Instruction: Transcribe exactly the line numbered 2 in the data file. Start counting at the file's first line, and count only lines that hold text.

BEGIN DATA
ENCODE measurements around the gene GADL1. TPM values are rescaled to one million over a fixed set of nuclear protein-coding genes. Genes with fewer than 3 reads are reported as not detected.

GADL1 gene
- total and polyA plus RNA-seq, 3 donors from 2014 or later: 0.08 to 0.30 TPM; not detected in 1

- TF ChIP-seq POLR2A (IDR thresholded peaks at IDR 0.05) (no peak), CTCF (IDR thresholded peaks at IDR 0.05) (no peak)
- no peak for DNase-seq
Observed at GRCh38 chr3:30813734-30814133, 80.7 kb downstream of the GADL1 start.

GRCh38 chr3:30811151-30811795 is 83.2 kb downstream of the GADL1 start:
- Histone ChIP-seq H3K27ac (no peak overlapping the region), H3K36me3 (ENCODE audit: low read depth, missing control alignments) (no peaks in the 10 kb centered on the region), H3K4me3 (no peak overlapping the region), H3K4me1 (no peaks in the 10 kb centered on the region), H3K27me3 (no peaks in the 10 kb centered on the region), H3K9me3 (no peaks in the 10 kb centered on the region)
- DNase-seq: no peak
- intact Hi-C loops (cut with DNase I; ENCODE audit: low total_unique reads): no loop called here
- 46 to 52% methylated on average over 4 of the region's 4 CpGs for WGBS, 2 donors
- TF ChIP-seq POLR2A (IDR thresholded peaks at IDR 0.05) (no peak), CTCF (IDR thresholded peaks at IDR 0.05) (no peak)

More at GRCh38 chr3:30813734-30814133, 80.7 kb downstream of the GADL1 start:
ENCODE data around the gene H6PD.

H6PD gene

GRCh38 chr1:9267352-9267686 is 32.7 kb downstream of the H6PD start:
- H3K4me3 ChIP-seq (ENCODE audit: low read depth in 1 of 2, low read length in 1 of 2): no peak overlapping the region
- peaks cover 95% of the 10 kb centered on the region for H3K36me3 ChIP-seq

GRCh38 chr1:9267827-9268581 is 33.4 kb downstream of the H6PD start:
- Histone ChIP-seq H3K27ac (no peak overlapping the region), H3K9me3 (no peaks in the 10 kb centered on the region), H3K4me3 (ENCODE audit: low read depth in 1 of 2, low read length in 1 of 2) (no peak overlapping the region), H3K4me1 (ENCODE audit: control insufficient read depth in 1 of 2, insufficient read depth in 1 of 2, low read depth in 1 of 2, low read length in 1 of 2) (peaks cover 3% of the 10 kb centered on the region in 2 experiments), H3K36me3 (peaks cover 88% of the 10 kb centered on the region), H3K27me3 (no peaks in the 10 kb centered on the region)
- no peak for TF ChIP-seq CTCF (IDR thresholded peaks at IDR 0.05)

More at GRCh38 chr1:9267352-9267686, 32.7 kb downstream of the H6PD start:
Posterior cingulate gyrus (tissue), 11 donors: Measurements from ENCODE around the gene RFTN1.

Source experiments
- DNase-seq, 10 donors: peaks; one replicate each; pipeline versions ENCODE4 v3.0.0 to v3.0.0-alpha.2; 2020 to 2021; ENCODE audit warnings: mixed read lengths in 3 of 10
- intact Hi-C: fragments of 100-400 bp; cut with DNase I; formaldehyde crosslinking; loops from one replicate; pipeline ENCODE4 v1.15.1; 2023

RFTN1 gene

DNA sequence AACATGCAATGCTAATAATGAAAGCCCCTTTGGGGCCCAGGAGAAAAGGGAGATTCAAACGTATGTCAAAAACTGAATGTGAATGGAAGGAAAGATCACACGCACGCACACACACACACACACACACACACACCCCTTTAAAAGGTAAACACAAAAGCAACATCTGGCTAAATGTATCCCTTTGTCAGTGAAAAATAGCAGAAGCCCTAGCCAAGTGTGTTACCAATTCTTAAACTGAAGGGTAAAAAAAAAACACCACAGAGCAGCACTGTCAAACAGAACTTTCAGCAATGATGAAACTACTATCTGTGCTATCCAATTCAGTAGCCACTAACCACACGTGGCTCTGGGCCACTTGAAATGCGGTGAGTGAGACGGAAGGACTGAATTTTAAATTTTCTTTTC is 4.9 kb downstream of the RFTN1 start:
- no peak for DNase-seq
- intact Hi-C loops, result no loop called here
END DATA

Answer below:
GADL1 gene